By Tommy H. Thomason

Monday, July 31, 2017

F8U-3 Auxiliary Rocket Engine

One of the options after World War II that the U.S. Navy considered for the defense of the carrier against incoming bombers was the deck-launched interceptor. The performance priority was on rate of climb, which required the highest possible thrust-to-weight ratio at the expense of endurance. (Another desire was the ability to launch with zero wind-over-deck or even a tailwind so a time-consuming turn into the wind wasn't necessary.)

Adding a rocket engine for auxiliary thrust in the takeoff, climb, and acceleration phases was therefore very attractive because of the rocket's thrust relative to its weight and the oxidizer required. The Navy was already utilizing JATO (Jet Assisted Takeoff) for seaplane operation in rough water and carrier takeoffs without the benefit of a catapult. The A3D was JATO-capable for just that reason, to be launched with an atomic bomb even if the carrier's catapults were out of action.

JATO was actually a solid-fuel rocket that didn't provide thrust for very long. What was needed was a liquid-fuel rocket. The ultimate in this regard was an interceptor that was relied on rocket engines only. See

While this concept wasn't taken up, the addition of rocket engines was a feature during the competition for the fleet air defense fighter that resulted in the F4H Phantom. In fact, BuAer was planning on buying some F8U-3s with an auxiliary rocket engine. This is a ground test installation in an F8U-1's aft fuselage.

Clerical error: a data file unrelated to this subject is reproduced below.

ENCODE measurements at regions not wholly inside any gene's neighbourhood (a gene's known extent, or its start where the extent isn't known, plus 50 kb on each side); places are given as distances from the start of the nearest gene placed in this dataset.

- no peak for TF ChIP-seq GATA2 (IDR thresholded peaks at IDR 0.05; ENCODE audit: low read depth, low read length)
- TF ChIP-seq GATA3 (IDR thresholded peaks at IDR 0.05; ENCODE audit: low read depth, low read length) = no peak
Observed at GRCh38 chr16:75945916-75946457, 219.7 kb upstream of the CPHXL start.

Reaction Motors was originally selected by BuAer to provide the 8,000-lb thrust rocket engine that was to be located in a fairing at the base of the vertical fin. The airplane's jet fuel was mixed with an oxidizer, hydrogen peroxide, to provide the thrust. (Some of the F8U-3's fuel tanks had to be dedicated to the oxidizer, reducing endurance.) Unfortunately, there was a tragic accident during the test of this engine at the Naval Air Rocket Test Station in Dover, New Jersey. Glenn Repp provided this summary report.
Reaction Motors was replaced by Aerojet and design work continued at Vought, but the auxiliary rocket concept was abandoned when the F8U-3 lost the fly-off to the F4H-1.

For much more on the F8U-3 program, see my monograph available from Steve Ginter: